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Quilting in the Gross Daddi House

Quilting

Joy quilts works of art at Amish Acres

 

by Rebecca Whitesel, The Paper

QuiltingWith needle in hand, the diminutive grandmother patiently takes tiny stitches around shapes of colorful cloth. She repeats the action over and over. A pattern emerges…She smiles.

Joy Johnson has created 548 quilts in 30 years. She knows this because she keeps a diary of quilts on which she is working. Joy primarily does her quilting in a historic house at Amish Acres, the Nappanee attraction which features the only Old Order Amish farm listed on the National Register of Historic Places. Eighteen historic buildings include structures from neighboring farms that tell the story of 19th century rural America.

Visitors take tours of the historic farm at Amish Acres. Craft demonstrations such as quilting, broom making, candle dipping, weaving, blacksmithing and horse shoeing are randomly seen as farm life lives on day after day.

Joy, who makes her home in the heart of Amish country, has been doing quilt demonstrations at Amish Acres for 30 years. She occupies the Gross Daadi Haus, “where the grandparents retire when the oldest son takes over the farm.” Joy explains.

“I just quilt and when the people come in, you explain a little history of the house and the position of the grandparents. We cater to a lot of senior citizens and school groups,” she mentions. “In the tour area, we try to keep it like it was when the Amish were first there.”

She sits on a chair next to a large frame with a quilt stretched across it. “If it is an Amish quilt, I tell about it. There’s usually an interesting story with the Amish quilts,” Joy says. “I particularly like the Amish quilt ‘Birds in the Air.’ In the 1800s an Amish family moved to Kansas,” she begins telling. “There was nothing out there but miles of prairie grass and birds. When the birds would fly and soar you could always see a cross in the middle when they flew, so the quilt pattern is an optical illusion of that cross in the middle that is very hard to find. It’s a lovely quilt and I enjoy that one.”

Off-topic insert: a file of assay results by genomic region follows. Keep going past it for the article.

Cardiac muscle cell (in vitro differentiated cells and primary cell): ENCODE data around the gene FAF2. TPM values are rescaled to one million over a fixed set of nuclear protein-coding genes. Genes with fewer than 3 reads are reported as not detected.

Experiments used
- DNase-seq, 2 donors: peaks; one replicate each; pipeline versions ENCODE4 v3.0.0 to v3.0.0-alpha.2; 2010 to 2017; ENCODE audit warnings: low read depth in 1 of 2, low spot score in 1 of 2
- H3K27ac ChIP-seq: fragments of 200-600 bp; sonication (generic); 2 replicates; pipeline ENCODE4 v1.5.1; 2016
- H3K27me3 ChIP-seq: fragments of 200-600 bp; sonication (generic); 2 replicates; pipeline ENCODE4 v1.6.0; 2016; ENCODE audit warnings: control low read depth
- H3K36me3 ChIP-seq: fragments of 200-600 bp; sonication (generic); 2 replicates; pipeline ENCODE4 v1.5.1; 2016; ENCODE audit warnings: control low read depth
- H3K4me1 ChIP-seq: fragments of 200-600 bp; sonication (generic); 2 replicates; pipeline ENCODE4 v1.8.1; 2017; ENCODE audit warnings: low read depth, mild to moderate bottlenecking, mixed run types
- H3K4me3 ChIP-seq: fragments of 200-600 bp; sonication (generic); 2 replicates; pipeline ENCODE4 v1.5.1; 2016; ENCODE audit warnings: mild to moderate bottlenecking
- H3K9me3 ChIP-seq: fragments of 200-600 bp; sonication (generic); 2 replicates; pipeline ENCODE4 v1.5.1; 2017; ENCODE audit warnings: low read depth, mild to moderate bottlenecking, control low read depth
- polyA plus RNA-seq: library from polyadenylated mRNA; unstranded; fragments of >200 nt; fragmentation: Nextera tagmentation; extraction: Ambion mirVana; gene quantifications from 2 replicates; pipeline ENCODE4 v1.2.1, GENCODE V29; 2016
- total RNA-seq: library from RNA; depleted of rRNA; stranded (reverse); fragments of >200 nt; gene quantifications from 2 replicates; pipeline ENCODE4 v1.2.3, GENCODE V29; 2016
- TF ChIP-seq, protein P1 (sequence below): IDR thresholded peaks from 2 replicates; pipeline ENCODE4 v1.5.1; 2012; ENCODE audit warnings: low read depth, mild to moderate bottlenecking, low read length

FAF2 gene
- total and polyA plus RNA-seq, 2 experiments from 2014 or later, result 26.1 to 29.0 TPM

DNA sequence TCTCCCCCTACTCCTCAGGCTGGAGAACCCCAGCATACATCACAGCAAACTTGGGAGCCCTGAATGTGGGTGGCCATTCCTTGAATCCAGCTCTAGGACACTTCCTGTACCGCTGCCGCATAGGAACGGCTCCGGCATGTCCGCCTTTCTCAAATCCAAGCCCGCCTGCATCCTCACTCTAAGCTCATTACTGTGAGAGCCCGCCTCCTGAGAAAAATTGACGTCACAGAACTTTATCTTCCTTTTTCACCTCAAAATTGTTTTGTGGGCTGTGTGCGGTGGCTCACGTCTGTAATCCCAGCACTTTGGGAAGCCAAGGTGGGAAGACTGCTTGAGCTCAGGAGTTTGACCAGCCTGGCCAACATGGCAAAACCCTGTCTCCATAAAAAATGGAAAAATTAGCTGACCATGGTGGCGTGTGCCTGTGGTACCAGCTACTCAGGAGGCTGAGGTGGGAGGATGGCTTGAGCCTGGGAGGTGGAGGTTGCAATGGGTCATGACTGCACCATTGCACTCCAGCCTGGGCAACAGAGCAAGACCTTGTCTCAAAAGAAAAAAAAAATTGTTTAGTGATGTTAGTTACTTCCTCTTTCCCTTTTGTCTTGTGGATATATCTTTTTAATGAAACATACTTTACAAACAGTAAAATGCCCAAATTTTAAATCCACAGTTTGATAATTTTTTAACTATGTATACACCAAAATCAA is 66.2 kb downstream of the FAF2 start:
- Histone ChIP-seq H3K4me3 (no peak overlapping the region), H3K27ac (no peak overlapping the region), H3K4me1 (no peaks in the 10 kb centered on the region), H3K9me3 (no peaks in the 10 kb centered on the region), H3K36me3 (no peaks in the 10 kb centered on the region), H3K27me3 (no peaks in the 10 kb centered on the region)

It takes a good 500 hours to complete a queen size quilt. Joy selects material, works out the pattern mathematically, cuts, pieces, quilts and binds. “I hope they don’t make the beds any bigger because I can’t get it all on the frame now!” she exclaims, noting that most people want queen or king size quilts. Her handiwork is for sale in the gift shop at Amish Acres. Sometimes people will arrange to purchase the one on which they see her working on their tour. She receives letters of thanks and photographs from some of the enthusiastic owners, showing her how they’ve used it in their home.

“Two years ago we got to make the stamp quilt,” Joy states. When the United States Postal Service announced that First Day of Issue ceremonies for the Amish Quilts stamps would take place in the Round Barn Theatre at Amish Acres, Joy set to work recreating the quilts featured on the stamps. The colorful event took place on August 9, 2001, the opening day of the 39th annual Amish Acres Arts and Crafts Festival. Many orders were taken for the quilts so replicas of the stamp quilts were made throughout the 2001 season.

Joy thoroughly loves what she does. “It’s been interesting for me because years ago I thought I’d like to travel and see things…The whole world stops at my doorstep here, I can’t thinks of a country that hasn’t been represented. I don’t speak their language, they don’t speak mine, but a smile is the universal language.”